"We have some veterans around," DeBoer says. "You look at our blue line, between the six of them they have couple thousand man-games in NHL and they are really our backbone.

"From there, we have a young group of forwards that are nicely complemented by some veteran guys like (Radek) Dvorak, Stillman and (Ville) Peltonen and some veterans that really stand for the right things, and it's just working for us right now."

Plus, Florida has one of the most effective goaltending tandems in the League. Tomas Vokoun was brought in last season to be the No. 1 guy and has excelled at that role for the most part. On the few occasions Vokoun has stumbled, Craig Anderson has held the fort, emerging as one of the game's most dependable backups.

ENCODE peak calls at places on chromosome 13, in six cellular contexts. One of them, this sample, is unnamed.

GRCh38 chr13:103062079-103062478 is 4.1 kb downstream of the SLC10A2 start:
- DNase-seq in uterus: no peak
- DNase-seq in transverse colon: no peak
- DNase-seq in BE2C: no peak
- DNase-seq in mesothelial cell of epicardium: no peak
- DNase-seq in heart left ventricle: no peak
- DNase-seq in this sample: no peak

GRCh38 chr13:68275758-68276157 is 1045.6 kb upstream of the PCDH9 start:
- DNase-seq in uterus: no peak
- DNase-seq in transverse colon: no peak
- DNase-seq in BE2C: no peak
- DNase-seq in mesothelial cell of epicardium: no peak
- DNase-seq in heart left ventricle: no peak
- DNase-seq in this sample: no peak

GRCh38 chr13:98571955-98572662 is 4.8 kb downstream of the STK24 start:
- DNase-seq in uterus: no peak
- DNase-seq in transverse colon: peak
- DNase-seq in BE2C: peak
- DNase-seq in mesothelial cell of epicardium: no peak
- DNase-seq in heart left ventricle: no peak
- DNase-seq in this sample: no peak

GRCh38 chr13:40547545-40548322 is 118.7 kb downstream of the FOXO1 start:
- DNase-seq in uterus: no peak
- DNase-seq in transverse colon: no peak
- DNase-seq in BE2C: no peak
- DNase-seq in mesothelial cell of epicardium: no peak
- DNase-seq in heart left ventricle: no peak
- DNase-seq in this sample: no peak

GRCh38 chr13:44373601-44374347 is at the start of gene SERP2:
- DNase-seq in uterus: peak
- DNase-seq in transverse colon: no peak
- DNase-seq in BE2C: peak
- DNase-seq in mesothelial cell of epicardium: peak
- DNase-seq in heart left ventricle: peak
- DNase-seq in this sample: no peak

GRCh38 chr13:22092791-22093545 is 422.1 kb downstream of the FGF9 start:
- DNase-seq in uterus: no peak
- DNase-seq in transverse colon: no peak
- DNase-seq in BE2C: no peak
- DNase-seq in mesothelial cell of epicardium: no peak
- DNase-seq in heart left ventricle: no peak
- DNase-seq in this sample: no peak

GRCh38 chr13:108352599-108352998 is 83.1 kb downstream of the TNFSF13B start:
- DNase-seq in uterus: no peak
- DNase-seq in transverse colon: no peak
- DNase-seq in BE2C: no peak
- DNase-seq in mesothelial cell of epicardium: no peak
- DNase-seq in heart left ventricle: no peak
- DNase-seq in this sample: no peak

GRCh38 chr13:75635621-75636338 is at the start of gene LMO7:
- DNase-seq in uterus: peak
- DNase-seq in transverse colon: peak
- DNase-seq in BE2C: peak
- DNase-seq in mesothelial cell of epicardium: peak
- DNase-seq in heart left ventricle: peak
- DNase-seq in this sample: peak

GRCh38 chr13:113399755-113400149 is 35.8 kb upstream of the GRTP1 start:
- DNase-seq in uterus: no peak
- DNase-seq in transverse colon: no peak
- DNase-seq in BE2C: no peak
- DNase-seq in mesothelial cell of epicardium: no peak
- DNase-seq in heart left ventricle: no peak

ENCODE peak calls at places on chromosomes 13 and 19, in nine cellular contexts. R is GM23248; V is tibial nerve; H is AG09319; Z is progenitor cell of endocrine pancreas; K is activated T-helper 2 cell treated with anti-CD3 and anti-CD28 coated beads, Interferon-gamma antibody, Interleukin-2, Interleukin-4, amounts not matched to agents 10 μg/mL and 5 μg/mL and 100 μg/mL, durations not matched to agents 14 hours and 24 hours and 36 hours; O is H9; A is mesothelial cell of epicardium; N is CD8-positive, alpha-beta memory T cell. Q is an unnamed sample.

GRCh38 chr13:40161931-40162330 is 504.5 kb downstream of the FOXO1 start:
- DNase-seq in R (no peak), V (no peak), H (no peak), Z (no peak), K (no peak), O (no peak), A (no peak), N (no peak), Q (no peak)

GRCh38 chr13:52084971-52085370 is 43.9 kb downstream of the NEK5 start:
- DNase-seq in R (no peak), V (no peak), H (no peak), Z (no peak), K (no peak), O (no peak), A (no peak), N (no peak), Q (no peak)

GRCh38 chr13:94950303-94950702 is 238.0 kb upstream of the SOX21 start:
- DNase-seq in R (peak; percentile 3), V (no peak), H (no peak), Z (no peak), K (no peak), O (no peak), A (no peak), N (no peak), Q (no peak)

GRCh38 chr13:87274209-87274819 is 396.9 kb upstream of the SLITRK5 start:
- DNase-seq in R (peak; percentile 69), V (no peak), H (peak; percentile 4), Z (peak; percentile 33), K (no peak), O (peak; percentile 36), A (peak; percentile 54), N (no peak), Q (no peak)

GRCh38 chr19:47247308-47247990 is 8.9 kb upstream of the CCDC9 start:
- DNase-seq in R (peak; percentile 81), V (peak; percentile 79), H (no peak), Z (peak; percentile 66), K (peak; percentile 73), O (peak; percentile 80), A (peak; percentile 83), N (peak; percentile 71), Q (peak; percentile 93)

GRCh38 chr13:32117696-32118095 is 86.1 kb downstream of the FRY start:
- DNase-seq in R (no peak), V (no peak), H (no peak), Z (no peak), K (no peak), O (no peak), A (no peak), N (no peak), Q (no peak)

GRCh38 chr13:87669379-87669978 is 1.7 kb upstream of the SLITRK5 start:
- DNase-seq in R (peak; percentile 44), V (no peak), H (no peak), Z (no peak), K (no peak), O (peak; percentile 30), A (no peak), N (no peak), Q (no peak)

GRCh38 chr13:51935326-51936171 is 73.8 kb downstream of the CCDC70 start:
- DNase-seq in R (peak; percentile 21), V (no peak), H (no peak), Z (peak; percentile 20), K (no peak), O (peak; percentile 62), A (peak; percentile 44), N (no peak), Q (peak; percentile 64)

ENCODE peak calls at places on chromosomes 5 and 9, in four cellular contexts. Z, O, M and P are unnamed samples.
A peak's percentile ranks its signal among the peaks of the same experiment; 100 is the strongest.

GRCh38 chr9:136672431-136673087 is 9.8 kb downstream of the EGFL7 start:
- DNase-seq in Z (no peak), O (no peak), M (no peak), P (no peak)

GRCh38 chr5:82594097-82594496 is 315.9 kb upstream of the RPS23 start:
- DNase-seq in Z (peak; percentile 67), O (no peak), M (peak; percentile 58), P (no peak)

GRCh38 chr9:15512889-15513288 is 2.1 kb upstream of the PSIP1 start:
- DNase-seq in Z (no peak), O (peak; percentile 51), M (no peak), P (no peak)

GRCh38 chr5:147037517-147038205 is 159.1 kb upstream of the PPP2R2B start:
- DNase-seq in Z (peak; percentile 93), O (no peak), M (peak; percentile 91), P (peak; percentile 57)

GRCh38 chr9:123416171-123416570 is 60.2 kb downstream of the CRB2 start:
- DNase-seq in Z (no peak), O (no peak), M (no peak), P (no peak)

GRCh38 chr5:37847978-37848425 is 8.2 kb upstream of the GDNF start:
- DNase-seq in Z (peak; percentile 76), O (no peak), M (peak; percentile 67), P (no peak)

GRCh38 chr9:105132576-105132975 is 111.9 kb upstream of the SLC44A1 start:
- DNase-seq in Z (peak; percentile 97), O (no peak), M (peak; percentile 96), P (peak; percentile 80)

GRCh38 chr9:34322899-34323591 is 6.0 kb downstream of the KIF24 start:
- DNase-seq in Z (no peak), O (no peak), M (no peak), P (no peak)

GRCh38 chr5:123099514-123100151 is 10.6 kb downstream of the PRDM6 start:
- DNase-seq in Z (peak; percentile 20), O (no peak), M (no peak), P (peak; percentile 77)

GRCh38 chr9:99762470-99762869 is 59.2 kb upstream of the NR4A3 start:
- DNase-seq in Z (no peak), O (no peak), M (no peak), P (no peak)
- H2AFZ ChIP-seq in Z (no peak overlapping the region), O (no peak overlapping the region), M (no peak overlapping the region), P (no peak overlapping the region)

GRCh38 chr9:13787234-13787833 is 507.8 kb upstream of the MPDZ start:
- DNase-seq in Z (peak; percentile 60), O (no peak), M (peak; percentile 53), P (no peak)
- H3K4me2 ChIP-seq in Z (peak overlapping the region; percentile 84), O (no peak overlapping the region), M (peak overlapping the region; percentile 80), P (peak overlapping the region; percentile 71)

Yet, despite a stellar 10-4-5 record and .929 save percentage -- second-best in the League entering the weekend -- Anderson refuses to rock the boat by campaigning for more playing time.
"All I want to do is see this team win," Anderson says. "If I am sitting on the bench and we are winning, that's great. If I'm playing and we are winning, that's even better."

DeBoer, the first-year coach, has been at the forefront of building Florida's personality this season. With 30 games left in the season, the coach already has begun scoreboard watching. Pittsburgh and Carolina are within three points of Florida in the fight for the final spot in the East, so the pressure likely won't relent for the rest of the season.